Panelists were Katy De Leon, Vice President, Marketing, Narrative Science; Daniel X. O’Neil, Executive Director of the Smart Chicago Collaborative; and Andrew Champ, Vice President, Marketing Services, Nuveen Investments. Facilitated by Dan O’Brien, Chief Executive, Tech Image.

I talked about the raw info that is tossed off all the time by municipalities— building permits, restaurant inspections, and other daily detritus of the city. This stuff can be used as nodes of knowledge for those who are paying attention.


Presentation: The Promise of People in Civic Tech and Moderator: The Intersection of Technology and Civic Life at Treefort/ Hackfort

Today I presented at Hackfort, the technology focus of Treefort Music Festival, in Boise, Idaho.

The presentation was “The Promise of People in Civic Tech”:

I also moderated this panel discussion:

Discussion around creating heroic, and at times disruptive, outputs with technology that have civic impact. Moderated by Daniel X. O’Neil with panelists: Brandon Zehm, TSheets; Michael Hollenbeck, Proskriptive; Jason Hausske, One4All and Treefort’s own Lori Shandro Outen.

Panel: “Real Talk About Civic Tech” at SXSW

Today I participated in this panel at SXSW:  “Real Talk about Civic Tech

“Civic tech” attempts to apply the benefits of the Internet to government. It has begun to grow into being a force impacting national and local policy. As it becomes more mainstream, critics question how impactful these tools and approaches are for citizens. Does civic tech produce more responsive governments and stronger communities? Or does it widen the gap between the digital haves and have-nots? This panel will discuss tools and approaches that have and have not worked and what needs to happen next.

Real Talk About Civic Tech SXSW 2015 Event Schedule

Panel: Opening Government: From data to action

Today I participated in the closing session of the 2014 Knight Media Learning Seminar. Here’s complete video of the panel, and a summary.  And here’s complete text of my opening remarks:

Remarks at Knight Foundation Media Learning Seminar
Tuesday, February 18, 2014
Opening Government: From data to action

Hello. I’m Dan O’Neil, and I run the Smart Chicago Collaborative, a civic organization devoted to improving lives in Chicago through technology.

Smart Chicago is a project of The Chicago Community Trust, and that’s where I work, under the direction of Terry Mazany. We have two other founding partners: the City of Chicago, and the John D. and Catherine T. MacArthur Foundation. So with two of the leading philanthropies devoted to Chicago and the municipal government itself guiding our efforts, we can do big things fast.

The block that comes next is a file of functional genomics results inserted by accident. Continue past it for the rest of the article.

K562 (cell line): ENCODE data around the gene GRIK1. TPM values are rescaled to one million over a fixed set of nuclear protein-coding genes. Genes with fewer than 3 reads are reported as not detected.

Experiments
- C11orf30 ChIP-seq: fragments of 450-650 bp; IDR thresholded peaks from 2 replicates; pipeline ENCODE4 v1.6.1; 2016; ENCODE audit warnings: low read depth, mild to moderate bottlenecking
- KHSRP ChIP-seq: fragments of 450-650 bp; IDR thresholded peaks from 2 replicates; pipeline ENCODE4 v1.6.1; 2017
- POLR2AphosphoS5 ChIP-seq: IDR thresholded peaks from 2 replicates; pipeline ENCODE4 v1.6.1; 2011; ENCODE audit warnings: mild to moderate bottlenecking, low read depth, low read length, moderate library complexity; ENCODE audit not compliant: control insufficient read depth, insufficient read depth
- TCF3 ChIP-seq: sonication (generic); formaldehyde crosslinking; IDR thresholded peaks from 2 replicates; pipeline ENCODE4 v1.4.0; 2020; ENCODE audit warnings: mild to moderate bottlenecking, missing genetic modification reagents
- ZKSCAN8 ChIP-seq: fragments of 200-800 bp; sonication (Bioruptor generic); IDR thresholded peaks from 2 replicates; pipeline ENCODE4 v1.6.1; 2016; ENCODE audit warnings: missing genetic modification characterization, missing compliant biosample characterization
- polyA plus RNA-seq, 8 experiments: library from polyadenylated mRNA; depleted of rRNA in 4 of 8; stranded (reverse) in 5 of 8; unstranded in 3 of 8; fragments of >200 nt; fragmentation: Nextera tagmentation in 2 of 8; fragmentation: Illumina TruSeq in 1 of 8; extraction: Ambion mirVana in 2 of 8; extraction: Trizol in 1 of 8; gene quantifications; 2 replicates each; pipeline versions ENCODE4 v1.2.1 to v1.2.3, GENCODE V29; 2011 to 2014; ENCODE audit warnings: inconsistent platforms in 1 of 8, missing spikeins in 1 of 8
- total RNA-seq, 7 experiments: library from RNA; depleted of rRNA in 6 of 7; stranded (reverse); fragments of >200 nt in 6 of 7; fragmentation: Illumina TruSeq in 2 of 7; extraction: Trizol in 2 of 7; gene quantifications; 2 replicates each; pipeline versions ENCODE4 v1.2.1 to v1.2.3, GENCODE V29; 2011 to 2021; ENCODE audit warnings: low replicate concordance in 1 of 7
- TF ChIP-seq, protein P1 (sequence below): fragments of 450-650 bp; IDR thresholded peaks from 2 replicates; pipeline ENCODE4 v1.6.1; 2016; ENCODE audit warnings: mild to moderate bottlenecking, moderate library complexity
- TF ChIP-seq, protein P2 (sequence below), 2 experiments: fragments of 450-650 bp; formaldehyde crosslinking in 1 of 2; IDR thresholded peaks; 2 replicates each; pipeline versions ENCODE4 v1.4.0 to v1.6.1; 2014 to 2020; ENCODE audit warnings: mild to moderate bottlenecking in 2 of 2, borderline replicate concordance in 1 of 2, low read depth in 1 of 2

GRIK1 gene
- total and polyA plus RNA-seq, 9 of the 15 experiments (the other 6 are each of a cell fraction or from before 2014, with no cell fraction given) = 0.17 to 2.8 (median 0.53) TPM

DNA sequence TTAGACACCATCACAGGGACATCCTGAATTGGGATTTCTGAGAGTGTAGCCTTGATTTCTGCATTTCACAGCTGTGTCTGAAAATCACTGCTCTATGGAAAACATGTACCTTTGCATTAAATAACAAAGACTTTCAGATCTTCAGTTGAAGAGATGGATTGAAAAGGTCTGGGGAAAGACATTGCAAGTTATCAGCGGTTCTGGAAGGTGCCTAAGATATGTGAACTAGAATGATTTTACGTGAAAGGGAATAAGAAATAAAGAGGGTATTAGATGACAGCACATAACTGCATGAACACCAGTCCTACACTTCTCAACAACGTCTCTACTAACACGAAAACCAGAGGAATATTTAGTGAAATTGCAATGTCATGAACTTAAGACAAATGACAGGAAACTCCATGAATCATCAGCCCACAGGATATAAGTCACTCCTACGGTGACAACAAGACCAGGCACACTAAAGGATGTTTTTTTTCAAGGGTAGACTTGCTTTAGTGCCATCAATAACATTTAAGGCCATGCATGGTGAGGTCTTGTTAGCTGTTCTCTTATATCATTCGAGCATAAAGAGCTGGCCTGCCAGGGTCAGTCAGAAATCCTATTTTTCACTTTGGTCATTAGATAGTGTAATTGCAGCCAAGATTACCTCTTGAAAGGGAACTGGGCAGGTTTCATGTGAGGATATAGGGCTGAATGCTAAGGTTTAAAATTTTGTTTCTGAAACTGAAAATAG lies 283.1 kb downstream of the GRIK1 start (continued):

Our focus is on Access, Skills, and Data. Access to the Internet, skills once you’re on the internet, and data so that there is something meaningful to use on the Internet. These are the necessary components of civic engagement through technology.

The fact that I am employed at the region’s community foundation is key to our work. With their hundred-year view, and their grounding in the place itself, they are the perfect house.

The topic for our lunch discussion here is “opening government: from data to action”. So I want to talk in broad ways about how you might approach this and give you some specific examples of how we don it at Smart Chicago.

In the technology industry, open is critical. It’s not just a word. The network doesn’t work unless it’s open. We have some issues with that currently, because people are trying to make the internet less open. We can’t let them do it. But that’s a topic for another day.

We’ve heard a lot about failing fast and changing course. In order to do that, you have to know if something is actually failing. The way to do that is to be open. Truly open.

We use for our convening. I never heard the word “convening” until I started working at a community foundation. Then I realized everybody was just talking about a meetup group. I helped start a meetup group called OpenGovChicago in 2009. Joe Germuska, another hugely effective Knight News Challenge grantee, is the founder of OpenGovChicago. We convene in the open, in public. It makes sense to us.

So now that I’ve been at the Trust, we host monthly meetings there. For those of you who run community foundations, you know what that means— people love showing up at funder offices (the reverse “site visit”).

So now we have 150 open government advocates, government officials, and civic hackers showing up at a Thursday night at The Trust. Convening in the open.

People in the philanthropy world sometimes ask, “how do I get invited to that group?” or “can you send me an email” or “I didn’t get the email on that”

And I tell them— and this is one of my favorite stock phrases— “It’s on the internet”. Very freeing. There is no secret list to be on. It’s on the internet, in the open.